CONTRACTOR CAN BE HELD LIABLE TO THIRD PARTIES FOR WORK THAT HAS ALREADY BEEN ACCEPTED AND APPROVED BY POSSESSOR OF LAND: Restaurant hired Contractor to install a doorstop near the front entrance. Contractor installed a doorstop that protruded approximately three inches off the ground. Several months later, Plaintiff-Customer tripped and fell on Restaurant's doorstop upon entering and then sued Restaurant and Contractor in tort. Customer's retained expert opined that the doorstop: 1) was a tripping hazard in a foreseeable pedestrian walkway; 2) violated nationally recognized and applicable standards of care for safe walkways; and, 3) was the cause of Customer’s fall and injuries. Contractor filed a motion for summary judgment, arguing that it owed no duty to Customer because compliance with applicable property maintenance code was the responsibility of the property owner (i.e. Restaurant). Upon reconsideration, the trial court agreed with Contractor, who argued that under the Illinois Supreme Court ruling in Hunt v. Blasius, 74 Ill.2d 203 (1978), the Completed & Accepted Work Doctrine applied and granted Contractor summary judgment. The Completed & Accepted Work Doctrine generally provides that a constructor is not liable to a third party as a result of a completed condition of the work after acceptance by the property owner, even though the injury or damage was due to the constructor’s negligence or contractual breach in performing the work. Contractor argued that given its completion of the doorstop installation and Restaurant's acceptance of the work, it owed no duty to third parties injured as a result of that work. Customer appealed the application of the Completed & Accepted Work Doctrine as a valid defense. In reversing the grant of summary judgment, the First District Appellate Court held that under Illinois law, the Completed & Accepted Work Doctrine is no longer determinative on the question of liability. Instead, to determine a contractor's liability to third-parties, courts must look to traditional negligence principles. Under the circumstances, the Appellate Court found that Contractor stood in such a relationship to Customer, that Contractor had a duty to act with reasonable conduct. The court found it significant that, unlike the defendant in Hunt, Contractor received no instructions from Restaurant as to the location or type of doorstop, as such decisions were left to Contractor. In Hunt, the contractor received very specific plans and specifications to follow. Since Contractor owed Customer a duty of care, the grant of summary judgment was improper and reversed. Jarosz v. Buona Cos.,LLC, 2022 IL App(1st) 210181 (Feb. 17, 2022).
WORKERS’ COMPENSATION: Appellant-Employee-Petitioner, a firefighter, alleged that his knee “gave out” while walking in a hallway at a Grayslake Fire Protection District (Appellee-Employer-Respondent) premises, which resulted in medial and lateral meniscal tears. Petitioner provided conflicting accident histories to Respondent, his treating physicians and Respondent’s IME physician, as to which point during the day he injured his knee. The Arbitrator found that Petitioner aggravated his knee while responding to a vehicle accident, which culminated in his knee finally “giving out” while walking in a hallway towards the end of the day. Of note, Petitioner’s supervisor investigated the area where Petitioner’s knee gave out causing him to fall down and testified that there were no deformities on the ground which could have caused him to fall. Nonetheless, the Arbitrator found that Petitioner sustained a compensable accident and that his injury was causally related to the accident. The Arbitrator awarded TTD benefits, medical benefits, and a total knee replacement. The Commission reversed the Arbitrator’s decision, emphasizing that Petitioner provided no fewer than three different accident accounts and applied a neutral risk analysis. The circuit court affirmed the Commission decision. Finally, the Appellate Court affirmed the circuit court’s decision. The Appellate Court held that Petitioner failed to prove a compensable work-related accident. They reasoned that the Commission correctly found that Petitioner was not credible because of the inconsistent accident descriptions. The Court rejected Petitioner’s argument that the Commission incorrectly applied neural risk analysis instead of personal risk analysis. The Court reasoned that neutral risk analysis applied because the Commission had already made a factual determination that the injury occurred while walking down a hallway, and not while responding to a vehicle accident earlier in the day. Therefore, they reasoned that by itself, the walking across a floor at the employer’s place of business does not establish a risk greater than faced by the general public. The Court concluded that the Commission’s findings were not against the manifest weight of the evidence and that a conclusion opposite to that reached by the Commission was not clearly apparent. Rodney Buckley v. Illinois Workers’ Compensation Commission, 2022 IL App (2d) 210055WC-U.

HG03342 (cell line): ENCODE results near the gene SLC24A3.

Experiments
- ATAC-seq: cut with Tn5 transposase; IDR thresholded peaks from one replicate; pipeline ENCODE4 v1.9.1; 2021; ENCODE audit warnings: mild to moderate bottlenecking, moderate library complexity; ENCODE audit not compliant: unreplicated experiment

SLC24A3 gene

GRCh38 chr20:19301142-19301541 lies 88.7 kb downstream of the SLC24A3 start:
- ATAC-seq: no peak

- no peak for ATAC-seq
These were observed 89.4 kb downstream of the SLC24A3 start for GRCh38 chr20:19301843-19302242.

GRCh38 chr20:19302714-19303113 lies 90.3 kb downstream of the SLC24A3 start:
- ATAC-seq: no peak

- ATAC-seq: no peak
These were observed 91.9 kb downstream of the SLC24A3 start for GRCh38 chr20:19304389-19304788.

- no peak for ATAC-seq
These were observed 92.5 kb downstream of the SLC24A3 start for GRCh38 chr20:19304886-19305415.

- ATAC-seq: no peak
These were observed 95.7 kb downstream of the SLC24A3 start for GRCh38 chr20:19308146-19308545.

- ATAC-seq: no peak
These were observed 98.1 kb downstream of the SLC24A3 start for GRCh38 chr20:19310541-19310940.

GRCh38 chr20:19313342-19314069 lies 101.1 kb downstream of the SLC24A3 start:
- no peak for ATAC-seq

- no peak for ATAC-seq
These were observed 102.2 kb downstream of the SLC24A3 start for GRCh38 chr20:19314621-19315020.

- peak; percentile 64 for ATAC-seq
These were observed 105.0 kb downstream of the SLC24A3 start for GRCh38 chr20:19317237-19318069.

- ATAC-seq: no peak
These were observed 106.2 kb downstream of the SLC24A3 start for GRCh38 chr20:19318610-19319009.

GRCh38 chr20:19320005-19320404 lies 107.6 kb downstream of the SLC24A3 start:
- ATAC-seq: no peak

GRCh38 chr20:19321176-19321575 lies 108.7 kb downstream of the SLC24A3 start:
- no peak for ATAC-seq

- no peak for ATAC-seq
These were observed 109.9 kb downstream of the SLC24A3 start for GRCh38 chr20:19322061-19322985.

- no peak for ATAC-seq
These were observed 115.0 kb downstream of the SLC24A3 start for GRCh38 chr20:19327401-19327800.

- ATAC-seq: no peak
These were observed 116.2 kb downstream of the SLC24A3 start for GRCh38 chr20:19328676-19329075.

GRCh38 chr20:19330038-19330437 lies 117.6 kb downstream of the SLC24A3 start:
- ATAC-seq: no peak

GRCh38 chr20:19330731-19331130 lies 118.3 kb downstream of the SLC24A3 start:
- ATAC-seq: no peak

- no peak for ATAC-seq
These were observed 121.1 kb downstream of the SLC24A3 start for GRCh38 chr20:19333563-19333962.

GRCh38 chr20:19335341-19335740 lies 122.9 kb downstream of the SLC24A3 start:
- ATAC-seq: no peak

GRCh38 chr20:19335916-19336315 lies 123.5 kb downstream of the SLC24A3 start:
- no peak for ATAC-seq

ANSWER TO QUIZ: Defendant is immune from liability pursuant to sections 2-109 and 2-201 of the Act. Here, Village Director made a conscious decision for the area of the roadway, which had been excavated and filled with gravel, to remain unpaved and open to traffic and that decision was an exercise of discretion. Additionally, Director’s contemplation of, and determination regarding, Village’s funds and resources demonstrates that Village was engaged in a policy determination. Here, the Court reasoned that Director was engaged in the decision as to how best to spend Village's limited resources, which was a policy. The rationale for discretionary immunity for public officials stems from the idea that public officials should be allowed to exercise their judgment in making decisions without fear that a good-faith mistake might subject them to liability. Connie Page v. Village of Coal City, 2022 IL App (3d) 190320-U (Aug. 26, 2022).